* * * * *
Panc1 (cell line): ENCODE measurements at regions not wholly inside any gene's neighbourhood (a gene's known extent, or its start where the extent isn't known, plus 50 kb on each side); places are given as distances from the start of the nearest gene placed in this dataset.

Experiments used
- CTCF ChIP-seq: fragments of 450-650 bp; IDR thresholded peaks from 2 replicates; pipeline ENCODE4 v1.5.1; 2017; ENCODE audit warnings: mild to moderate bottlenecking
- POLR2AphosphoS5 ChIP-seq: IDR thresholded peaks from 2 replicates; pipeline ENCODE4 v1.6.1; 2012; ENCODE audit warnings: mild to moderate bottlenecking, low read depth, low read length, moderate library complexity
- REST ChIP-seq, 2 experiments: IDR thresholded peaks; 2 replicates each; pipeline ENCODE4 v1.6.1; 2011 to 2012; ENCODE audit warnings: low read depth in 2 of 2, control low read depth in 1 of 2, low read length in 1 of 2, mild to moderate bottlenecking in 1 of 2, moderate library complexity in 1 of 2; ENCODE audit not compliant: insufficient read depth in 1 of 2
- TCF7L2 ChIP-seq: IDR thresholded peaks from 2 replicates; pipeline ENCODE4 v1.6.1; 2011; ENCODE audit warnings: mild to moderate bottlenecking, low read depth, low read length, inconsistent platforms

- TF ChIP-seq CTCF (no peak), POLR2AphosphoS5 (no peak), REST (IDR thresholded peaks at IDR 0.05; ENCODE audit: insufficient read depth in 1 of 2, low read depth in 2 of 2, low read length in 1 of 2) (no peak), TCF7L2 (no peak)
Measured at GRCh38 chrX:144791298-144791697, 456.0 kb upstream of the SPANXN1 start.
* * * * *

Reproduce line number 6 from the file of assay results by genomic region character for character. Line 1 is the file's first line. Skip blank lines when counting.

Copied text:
- TCF7L2 ChIP-seq: IDR thresholded peaks from 2 replicates; pipeline ENCODE4 v1.6.1; 2011; ENCODE audit warnings: mild to moderate bottlenecking, low read depth, low read length, inconsistent platforms